Taking a fresh look at the poetry and visual art of the Hellenistic age, from the death of Alexander the Great in 323 B.C. to the Romans' defeat of Cleopatra in 30 B.C., Graham Zanker makes enlightening discoveries about the assumptions and conventions of Hellenistic poets and artists and their audiences. The author poses and responds to a number of questions: How did Hellenistic Greeks look at visual art? How did they envision the imagery they read in poetry? What were the modes of viewing common to both these forms? When did artists and poets provide rich visual detail, and when did they expect their audiences to mentally "fill in" details by recourse to shared experience or cultural knowledge? Zanker's exciting new interpretations closely compare poetry and art for the light each sheds on the other. He finds, for example, an exuberant expansion of subject matter in the Hellenistic periods in both literature and art, as styles and iconographic traditions reserved for grander themes in earlier eras were applied to themes, motifs, and subjects that were emphatically less grand.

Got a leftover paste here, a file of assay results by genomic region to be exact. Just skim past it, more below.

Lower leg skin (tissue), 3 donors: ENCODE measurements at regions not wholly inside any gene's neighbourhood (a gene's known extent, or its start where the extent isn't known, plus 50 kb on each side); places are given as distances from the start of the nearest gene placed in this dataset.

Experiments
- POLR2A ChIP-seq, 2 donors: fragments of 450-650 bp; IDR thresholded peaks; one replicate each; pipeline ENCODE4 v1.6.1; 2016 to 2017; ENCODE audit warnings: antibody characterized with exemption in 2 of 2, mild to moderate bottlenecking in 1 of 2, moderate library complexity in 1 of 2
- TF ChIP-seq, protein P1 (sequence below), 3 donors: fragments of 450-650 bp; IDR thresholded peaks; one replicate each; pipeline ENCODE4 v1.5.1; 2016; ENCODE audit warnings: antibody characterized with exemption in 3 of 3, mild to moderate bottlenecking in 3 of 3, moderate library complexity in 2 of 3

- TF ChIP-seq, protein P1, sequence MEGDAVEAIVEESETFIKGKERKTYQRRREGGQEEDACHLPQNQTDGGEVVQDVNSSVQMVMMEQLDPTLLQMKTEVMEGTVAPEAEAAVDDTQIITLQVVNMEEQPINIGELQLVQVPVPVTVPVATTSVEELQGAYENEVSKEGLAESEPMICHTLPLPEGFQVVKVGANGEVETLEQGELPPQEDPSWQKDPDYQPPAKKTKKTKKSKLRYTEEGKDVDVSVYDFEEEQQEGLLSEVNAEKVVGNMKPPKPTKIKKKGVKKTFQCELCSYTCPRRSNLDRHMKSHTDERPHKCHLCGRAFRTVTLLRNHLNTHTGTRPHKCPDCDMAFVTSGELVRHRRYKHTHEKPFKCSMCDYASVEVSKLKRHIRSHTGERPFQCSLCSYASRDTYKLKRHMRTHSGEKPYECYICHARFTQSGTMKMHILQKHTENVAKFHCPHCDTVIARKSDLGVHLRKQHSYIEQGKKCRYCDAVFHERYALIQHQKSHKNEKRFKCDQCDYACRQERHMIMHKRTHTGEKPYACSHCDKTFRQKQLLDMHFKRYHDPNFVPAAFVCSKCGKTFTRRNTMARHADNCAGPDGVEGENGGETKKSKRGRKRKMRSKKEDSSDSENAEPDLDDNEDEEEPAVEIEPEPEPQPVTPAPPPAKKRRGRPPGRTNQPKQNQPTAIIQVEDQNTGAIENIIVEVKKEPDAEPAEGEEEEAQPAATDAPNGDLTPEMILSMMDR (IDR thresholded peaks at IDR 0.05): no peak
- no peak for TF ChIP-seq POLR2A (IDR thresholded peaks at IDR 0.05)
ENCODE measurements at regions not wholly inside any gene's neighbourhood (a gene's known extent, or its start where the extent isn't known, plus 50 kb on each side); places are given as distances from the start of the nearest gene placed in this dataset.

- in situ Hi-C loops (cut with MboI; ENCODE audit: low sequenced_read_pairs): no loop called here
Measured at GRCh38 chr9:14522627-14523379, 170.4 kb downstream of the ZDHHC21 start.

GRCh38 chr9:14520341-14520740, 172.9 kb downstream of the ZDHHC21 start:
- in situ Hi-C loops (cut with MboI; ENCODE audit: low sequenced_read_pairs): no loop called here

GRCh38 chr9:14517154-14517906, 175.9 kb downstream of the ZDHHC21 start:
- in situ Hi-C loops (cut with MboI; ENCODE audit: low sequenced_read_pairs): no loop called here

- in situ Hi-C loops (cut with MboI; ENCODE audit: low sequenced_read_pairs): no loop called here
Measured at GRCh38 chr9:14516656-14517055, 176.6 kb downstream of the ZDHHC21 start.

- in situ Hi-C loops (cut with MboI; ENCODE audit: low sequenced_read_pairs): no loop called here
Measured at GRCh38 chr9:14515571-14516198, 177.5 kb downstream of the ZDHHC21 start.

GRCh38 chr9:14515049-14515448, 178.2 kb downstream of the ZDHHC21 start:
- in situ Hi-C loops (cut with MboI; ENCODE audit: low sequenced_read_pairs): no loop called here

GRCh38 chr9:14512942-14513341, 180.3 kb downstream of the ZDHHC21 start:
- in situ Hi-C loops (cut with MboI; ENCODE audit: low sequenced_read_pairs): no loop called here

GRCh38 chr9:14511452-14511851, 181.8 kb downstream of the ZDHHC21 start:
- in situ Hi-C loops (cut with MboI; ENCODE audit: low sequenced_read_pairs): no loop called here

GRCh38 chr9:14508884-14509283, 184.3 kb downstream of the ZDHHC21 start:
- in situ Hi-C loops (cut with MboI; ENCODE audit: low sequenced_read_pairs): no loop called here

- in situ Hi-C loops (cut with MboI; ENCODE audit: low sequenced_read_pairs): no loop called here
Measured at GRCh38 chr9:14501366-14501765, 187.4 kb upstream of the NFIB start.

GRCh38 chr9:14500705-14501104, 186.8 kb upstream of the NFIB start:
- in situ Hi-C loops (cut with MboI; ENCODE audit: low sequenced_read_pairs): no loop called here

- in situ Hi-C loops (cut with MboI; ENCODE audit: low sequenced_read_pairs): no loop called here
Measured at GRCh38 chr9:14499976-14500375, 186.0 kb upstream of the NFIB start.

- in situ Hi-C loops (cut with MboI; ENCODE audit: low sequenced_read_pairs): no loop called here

|Publisher:||University of Wisconsin Press|
|Series:||Wisconsin Studies in Classics Series|
|Product dimensions:||6.00(w) x 9.00(h) x 0.80(d)|
About the Author
Graham Zanker is professor of Classics at the University of Canterbury in New Zealand. He is the author of The Heart of Achilles and Realism in Alexandrian Poetry.